From 1967 to 1969, he attended Muslim Modern School in the same city. In 1970, he transferred to Ansar-Ud-Deen High School in Saki, Oyo State. At the Ansar-Ud-Deen High School in Saki, he graduated from high school in 1974.

In 1977, he was accepted to study law at the University of Ife (now Obafemi Awolowo University, Ile Ife).

He graduated from the institution with a Bachelor’s degree in Law (LLB) in 1980.

In July 1981, he was admitted to the Nigerian bar and registered as a solicitor and advocate before the Nigerian Supreme Court.

4. Teacher turned judge

In 1974, Mr. Ariwoola taught at Ansar-ud Deen Society Primary School in Atori, Iseyin before beginning his legal education.

In 1988, Mr. Ariwoola accepted a part-time teaching position at the Civil Service Training School (now Simeon Adebo) Secretariat in Ibadan, Oyo State, after earning his law degree and beginning his legal career in private practice.

Between 1984 and 1988, he also worked as a part-time instructor at the University of Ibadan’s Faculty of Education’s Extra Moral (Advance Level) Studies.

He similarly did part-time teaching at the Post Graduate Diploma in Public Administration, the Polytechnic Ibadan, between 1989 and 1992.

5. 40 years of legal career, 30 years on the bench

In total, Mr. Ariwoola has dedicated roughly 40 years to his legal career, which began when he completed his national youth service at the Ondo State Ministry of Justice in Akure between 1981 and 1982 as a state counsel.

Between 1982 to 1988, he worked as a legal officer in the Oyo State Ministry of Justice.

The new chief justice worked at Chief Ladosu Ladipo, SAN & Co. from October 1988 until August 1988. attorneys serving as counsel in chambers.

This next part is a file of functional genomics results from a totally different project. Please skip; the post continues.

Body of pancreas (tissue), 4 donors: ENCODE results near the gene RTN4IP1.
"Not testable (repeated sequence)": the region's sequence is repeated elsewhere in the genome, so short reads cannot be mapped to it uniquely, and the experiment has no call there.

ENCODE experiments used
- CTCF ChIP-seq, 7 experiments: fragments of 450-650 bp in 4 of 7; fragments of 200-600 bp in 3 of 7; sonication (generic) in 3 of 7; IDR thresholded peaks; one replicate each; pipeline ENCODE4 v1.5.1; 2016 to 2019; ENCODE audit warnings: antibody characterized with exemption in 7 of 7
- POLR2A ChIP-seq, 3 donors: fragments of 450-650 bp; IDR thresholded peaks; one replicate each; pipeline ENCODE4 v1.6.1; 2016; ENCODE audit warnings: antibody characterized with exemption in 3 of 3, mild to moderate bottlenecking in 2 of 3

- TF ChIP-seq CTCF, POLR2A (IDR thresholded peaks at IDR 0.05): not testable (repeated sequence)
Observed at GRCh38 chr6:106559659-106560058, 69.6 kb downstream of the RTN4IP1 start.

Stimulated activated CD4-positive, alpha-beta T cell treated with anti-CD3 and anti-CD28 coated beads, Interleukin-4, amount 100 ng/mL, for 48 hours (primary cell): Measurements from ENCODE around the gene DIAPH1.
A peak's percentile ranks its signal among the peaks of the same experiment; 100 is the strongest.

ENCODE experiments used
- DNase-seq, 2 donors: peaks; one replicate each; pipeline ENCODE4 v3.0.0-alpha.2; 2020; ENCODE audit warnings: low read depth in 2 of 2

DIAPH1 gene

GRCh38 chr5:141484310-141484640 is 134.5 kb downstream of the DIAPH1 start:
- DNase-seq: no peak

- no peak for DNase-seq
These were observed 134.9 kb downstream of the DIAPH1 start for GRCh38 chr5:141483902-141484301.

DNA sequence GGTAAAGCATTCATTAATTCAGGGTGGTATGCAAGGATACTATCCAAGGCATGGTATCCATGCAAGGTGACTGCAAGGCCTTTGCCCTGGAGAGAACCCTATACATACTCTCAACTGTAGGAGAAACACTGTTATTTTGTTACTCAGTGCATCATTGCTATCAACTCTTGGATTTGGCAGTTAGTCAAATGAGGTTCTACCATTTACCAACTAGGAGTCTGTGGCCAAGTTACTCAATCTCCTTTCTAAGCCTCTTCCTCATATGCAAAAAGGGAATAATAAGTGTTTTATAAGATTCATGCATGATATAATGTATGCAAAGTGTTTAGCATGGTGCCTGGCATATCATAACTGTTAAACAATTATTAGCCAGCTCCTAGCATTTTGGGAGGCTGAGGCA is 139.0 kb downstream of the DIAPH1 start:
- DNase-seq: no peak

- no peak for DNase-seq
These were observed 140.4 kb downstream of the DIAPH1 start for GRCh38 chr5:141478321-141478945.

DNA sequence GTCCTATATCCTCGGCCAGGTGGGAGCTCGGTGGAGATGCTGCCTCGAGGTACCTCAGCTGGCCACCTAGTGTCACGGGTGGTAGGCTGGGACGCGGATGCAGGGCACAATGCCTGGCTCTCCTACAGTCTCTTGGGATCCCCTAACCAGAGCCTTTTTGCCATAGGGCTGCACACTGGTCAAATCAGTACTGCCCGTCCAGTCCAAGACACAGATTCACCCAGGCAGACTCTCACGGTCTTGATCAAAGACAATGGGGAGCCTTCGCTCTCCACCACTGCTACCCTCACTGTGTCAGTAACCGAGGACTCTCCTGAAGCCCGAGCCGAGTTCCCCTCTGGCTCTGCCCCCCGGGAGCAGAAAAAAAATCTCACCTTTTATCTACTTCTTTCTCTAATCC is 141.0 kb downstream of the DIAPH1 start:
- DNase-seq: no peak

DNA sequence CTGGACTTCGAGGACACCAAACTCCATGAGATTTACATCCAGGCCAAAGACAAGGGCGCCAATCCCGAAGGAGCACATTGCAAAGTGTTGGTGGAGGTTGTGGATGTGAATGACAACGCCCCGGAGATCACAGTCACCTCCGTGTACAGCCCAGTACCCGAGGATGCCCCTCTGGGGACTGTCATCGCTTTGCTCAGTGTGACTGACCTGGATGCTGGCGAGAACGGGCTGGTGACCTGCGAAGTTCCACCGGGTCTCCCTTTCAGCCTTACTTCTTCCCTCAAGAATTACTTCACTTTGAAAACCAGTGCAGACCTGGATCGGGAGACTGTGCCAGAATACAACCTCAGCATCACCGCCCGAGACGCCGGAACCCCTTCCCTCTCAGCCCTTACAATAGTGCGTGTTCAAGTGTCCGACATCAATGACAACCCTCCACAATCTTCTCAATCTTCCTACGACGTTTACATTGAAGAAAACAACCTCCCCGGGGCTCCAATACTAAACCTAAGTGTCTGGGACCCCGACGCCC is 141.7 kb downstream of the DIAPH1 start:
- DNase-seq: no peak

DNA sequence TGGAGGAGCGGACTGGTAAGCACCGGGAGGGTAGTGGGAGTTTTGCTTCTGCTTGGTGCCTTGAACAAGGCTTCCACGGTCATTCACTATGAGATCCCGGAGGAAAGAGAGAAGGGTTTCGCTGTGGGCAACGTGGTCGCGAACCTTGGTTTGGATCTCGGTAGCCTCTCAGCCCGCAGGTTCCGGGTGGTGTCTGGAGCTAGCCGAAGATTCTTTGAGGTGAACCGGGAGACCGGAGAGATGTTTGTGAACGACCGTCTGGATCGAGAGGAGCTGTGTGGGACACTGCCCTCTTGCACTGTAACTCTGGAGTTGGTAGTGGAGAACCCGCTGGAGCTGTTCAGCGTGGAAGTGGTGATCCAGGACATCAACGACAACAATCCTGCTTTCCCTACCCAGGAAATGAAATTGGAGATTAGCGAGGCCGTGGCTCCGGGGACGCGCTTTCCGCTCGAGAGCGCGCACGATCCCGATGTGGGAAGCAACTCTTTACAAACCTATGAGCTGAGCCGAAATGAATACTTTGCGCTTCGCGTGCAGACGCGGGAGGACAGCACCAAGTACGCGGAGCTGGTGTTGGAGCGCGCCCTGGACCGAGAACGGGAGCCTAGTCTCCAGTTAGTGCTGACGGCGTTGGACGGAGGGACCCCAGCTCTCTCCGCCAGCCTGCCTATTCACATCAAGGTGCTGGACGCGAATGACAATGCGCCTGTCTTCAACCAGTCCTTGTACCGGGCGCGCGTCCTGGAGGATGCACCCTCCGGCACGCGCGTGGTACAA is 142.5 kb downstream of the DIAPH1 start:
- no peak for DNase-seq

Later, from 1989 to 1992, he was the founding partner of Olu Ariwoola & Co Mako Allah Champers in Iseyin.

When Mr. Ariwoola was chosen to serve as a judge of the Oyo State High Court in 1992, he continued his legal career on the bench.

He was promoted to the Court of Appeal in 1995 after serving on the High Court bench for three years.

Before being appointed to the Supreme Court in 2011, he served on the Court of Appeals bench. With 11 years total on the bench of the Supreme Court, he is now the Justice with the longest tenure.

His judicial career, which began in 1992 with his appointment as a High Court judge, is now in its 30th year.

6. Protest letter

Mr. Ariwoola was at the top of the list of the 14 Supreme Court Justices who recently submitted a memo to the outgoing CJN to express their displeasure with how the court was run and how poorly their welfare was being handled. When Mr. Muhammad announced his resignation on Monday, the repercussions from the leaked memo had not yet subsided.

Days after rejecting the accusations made against him by his coworkers, Mr. Muhammad resigned. But before he left on Monday, the problems still remained.

7. Notable decisions

Mr. Ariwoola was a member of the Supreme Court’s seven-member team, which was chaired by the now-retired Justice Olabode Rhodes-Vivour and provided legal support for the July 14, 2020, virtual court session.

He served on the seven-judge panel headed by Tanko Muhammad, his predecessor, that upheld President Muhammadu Buhari’s victory in the general election of 2019.

In its ruling issued on October 30, 2019, the panel dismissed Atiku Abubakar’s lawsuit challenging Mr. Buhari’s victory in the presidential election held on February 23, 2019, which was filed by the Peoples Democratic Party (PDP).

He was also a member of the seven-person panel, led by Mr. Muhammad, that issued the contentious ruling from the Supreme Court that ousted Emeka Ihedioha of the PDP as governor of Imo State on January 14, 2020, and replaced him with Hope Uzodinma of the All Progressives Congress (APC).

The Supreme Court’s decision recognizing the victory of Governors Abdullahi Ganduje of Kano State and Aminu Tambuwal of Sokoto State in the 2019 governorship elections was delivered by the same panel, of which Mr. Ariwoola was a member, on January 20, 2020.

On March 3, 2020, Mr. Ariwoola once more delivered the lead majority judgment of the panel’s six other justices, rejecting Mr. Ihedioha’s request for a reconsideration of the earlier ruling.